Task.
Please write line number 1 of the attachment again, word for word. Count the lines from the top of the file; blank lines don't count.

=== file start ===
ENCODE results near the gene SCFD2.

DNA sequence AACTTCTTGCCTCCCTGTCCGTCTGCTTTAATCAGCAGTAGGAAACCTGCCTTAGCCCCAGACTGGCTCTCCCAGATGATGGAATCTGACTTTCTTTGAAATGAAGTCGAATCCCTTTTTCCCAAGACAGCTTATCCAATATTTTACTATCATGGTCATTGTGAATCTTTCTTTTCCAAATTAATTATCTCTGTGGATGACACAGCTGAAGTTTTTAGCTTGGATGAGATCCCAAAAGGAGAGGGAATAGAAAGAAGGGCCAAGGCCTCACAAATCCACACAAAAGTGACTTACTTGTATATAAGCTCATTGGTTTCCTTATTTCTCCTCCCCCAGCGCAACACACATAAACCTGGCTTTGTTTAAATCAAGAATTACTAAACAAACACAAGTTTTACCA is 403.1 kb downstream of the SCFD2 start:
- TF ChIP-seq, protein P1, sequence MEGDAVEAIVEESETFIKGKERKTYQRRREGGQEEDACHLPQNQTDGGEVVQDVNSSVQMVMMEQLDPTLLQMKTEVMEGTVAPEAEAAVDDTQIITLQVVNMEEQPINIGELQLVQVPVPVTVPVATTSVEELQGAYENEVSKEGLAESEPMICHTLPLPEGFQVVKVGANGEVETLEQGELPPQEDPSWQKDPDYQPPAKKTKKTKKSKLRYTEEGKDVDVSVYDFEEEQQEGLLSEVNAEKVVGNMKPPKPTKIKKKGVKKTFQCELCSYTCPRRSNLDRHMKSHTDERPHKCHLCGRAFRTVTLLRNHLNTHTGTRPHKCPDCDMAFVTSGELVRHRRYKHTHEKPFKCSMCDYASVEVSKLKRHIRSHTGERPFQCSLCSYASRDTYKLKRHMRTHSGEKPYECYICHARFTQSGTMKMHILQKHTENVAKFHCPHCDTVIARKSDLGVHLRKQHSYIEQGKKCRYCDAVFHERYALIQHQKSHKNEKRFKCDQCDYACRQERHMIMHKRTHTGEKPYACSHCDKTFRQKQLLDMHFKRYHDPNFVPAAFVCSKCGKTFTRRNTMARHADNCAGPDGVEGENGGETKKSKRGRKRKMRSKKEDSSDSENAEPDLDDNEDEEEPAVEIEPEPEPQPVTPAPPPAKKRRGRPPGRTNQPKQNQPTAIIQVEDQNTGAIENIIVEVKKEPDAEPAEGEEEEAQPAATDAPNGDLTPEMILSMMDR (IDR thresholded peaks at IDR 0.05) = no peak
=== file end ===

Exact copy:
ENCODE results near the gene SCFD2.